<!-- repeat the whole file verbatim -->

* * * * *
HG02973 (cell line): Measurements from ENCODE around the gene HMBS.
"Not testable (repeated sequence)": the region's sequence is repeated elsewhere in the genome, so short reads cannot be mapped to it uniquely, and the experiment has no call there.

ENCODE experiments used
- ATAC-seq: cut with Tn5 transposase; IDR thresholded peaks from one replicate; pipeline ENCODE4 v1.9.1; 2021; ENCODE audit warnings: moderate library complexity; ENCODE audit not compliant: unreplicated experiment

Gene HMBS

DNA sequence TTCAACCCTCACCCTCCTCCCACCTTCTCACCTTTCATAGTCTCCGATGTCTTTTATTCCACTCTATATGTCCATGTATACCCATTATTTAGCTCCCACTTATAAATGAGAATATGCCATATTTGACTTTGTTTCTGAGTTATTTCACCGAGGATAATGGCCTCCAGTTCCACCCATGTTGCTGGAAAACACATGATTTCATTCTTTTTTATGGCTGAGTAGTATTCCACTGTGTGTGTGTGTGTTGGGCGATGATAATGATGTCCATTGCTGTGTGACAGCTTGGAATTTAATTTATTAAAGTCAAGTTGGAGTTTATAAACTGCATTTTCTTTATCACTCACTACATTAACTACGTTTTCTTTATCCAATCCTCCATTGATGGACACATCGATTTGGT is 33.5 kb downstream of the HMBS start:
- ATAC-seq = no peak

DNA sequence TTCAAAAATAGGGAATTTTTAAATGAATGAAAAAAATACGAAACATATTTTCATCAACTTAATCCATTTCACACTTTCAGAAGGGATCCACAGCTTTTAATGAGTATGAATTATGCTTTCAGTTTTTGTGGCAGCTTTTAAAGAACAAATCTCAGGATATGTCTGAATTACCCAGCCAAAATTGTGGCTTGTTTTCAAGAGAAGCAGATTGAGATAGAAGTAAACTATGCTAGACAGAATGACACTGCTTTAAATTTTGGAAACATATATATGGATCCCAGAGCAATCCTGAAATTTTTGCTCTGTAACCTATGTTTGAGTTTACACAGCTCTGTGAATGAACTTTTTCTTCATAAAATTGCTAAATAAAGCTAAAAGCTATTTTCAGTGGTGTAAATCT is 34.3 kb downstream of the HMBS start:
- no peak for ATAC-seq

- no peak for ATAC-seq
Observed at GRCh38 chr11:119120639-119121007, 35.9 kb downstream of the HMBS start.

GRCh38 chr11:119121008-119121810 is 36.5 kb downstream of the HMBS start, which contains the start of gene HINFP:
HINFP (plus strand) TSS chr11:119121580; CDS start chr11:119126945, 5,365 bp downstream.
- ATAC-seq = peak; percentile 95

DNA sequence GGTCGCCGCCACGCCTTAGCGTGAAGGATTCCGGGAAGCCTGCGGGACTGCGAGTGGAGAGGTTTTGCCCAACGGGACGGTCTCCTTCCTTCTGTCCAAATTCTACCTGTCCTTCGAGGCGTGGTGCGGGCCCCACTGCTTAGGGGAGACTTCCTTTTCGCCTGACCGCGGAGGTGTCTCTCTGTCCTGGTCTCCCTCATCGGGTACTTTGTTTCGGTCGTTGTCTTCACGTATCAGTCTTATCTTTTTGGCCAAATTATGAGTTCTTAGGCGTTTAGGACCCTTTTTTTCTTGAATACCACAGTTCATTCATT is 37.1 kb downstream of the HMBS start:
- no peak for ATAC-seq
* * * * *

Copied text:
HG02973 (cell line): Measurements from ENCODE around the gene HMBS.
"Not testable (repeated sequence)": the region's sequence is repeated elsewhere in the genome, so short reads cannot be mapped to it uniquely, and the experiment has no call there.

ENCODE experiments used
- ATAC-seq: cut with Tn5 transposase; IDR thresholded peaks from one replicate; pipeline ENCODE4 v1.9.1; 2021; ENCODE audit warnings: moderate library complexity; ENCODE audit not compliant: unreplicated experiment

Gene HMBS

DNA sequence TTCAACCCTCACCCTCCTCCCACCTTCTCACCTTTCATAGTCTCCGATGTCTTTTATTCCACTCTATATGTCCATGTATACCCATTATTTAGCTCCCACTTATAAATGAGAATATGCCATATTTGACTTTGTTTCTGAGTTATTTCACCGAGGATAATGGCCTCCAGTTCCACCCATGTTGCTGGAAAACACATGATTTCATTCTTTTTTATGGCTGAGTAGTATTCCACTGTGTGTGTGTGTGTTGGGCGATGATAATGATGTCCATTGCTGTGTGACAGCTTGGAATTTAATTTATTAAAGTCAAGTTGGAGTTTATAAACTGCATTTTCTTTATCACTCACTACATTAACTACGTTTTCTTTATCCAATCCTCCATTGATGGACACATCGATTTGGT is 33.5 kb downstream of the HMBS start:
- ATAC-seq = no peak

DNA sequence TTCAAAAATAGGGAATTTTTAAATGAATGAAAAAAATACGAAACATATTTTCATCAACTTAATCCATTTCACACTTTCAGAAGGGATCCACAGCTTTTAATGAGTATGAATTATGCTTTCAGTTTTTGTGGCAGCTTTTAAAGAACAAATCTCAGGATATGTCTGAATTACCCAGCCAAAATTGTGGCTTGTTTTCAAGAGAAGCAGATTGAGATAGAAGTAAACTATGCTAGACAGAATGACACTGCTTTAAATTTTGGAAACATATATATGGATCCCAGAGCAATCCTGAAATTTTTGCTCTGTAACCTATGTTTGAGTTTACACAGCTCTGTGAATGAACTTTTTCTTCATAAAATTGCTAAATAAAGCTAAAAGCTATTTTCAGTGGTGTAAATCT is 34.3 kb downstream of the HMBS start:
- no peak for ATAC-seq

- no peak for ATAC-seq
Observed at GRCh38 chr11:119120639-119121007, 35.9 kb downstream of the HMBS start.

GRCh38 chr11:119121008-119121810 is 36.5 kb downstream of the HMBS start, which contains the start of gene HINFP:
HINFP (plus strand) TSS chr11:119121580; CDS start chr11:119126945, 5,365 bp downstream.
- ATAC-seq = peak; percentile 95

DNA sequence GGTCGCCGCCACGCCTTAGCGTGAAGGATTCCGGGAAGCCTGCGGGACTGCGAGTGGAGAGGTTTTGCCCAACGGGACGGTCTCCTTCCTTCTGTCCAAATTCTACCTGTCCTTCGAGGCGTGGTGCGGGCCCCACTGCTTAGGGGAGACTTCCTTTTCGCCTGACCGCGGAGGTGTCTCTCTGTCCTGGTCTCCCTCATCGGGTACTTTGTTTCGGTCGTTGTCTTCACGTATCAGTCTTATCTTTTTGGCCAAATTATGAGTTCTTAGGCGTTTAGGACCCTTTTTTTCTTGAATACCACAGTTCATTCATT is 37.1 kb downstream of the HMBS start:
- no peak for ATAC-seq